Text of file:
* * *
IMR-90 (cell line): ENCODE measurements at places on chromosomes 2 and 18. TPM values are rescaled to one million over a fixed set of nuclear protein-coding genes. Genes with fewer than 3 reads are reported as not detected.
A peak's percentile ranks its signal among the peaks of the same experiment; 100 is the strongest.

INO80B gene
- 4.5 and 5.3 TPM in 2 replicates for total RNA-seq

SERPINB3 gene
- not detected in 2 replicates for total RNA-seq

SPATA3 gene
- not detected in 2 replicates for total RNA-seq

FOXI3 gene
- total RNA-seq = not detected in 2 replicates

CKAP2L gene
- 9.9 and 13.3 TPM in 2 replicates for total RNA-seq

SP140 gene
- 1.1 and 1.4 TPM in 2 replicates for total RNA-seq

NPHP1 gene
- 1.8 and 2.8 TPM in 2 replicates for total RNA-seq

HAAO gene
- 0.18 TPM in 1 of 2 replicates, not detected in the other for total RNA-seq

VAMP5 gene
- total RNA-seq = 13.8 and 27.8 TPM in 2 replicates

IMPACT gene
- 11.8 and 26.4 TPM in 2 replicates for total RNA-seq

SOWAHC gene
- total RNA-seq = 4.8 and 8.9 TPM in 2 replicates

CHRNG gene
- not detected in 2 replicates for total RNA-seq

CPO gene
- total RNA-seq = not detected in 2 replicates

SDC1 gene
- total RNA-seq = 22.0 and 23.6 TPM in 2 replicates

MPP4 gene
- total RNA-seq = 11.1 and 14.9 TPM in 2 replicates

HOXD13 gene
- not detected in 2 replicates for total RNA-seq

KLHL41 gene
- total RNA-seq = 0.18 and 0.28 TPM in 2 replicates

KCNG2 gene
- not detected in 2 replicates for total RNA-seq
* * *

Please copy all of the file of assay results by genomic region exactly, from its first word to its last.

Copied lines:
IMR-90 (cell line): ENCODE measurements at places on chromosomes 2 and 18. TPM values are rescaled to one million over a fixed set of nuclear protein-coding genes. Genes with fewer than 3 reads are reported as not detected.
A peak's percentile ranks its signal among the peaks of the same experiment; 100 is the strongest.

INO80B gene
- 4.5 and 5.3 TPM in 2 replicates for total RNA-seq

SERPINB3 gene
- not detected in 2 replicates for total RNA-seq

SPATA3 gene
- not detected in 2 replicates for total RNA-seq

FOXI3 gene
- total RNA-seq = not detected in 2 replicates

CKAP2L gene
- 9.9 and 13.3 TPM in 2 replicates for total RNA-seq

SP140 gene
- 1.1 and 1.4 TPM in 2 replicates for total RNA-seq

NPHP1 gene
- 1.8 and 2.8 TPM in 2 replicates for total RNA-seq

HAAO gene
- 0.18 TPM in 1 of 2 replicates, not detected in the other for total RNA-seq

VAMP5 gene
- total RNA-seq = 13.8 and 27.8 TPM in 2 replicates

IMPACT gene
- 11.8 and 26.4 TPM in 2 replicates for total RNA-seq

SOWAHC gene
- total RNA-seq = 4.8 and 8.9 TPM in 2 replicates

CHRNG gene
- not detected in 2 replicates for total RNA-seq

CPO gene
- total RNA-seq = not detected in 2 replicates

SDC1 gene
- total RNA-seq = 22.0 and 23.6 TPM in 2 replicates

MPP4 gene
- total RNA-seq = 11.1 and 14.9 TPM in 2 replicates

HOXD13 gene
- not detected in 2 replicates for total RNA-seq

KLHL41 gene
- total RNA-seq = 0.18 and 0.28 TPM in 2 replicates

KCNG2 gene
- not detected in 2 replicates for total RNA-seq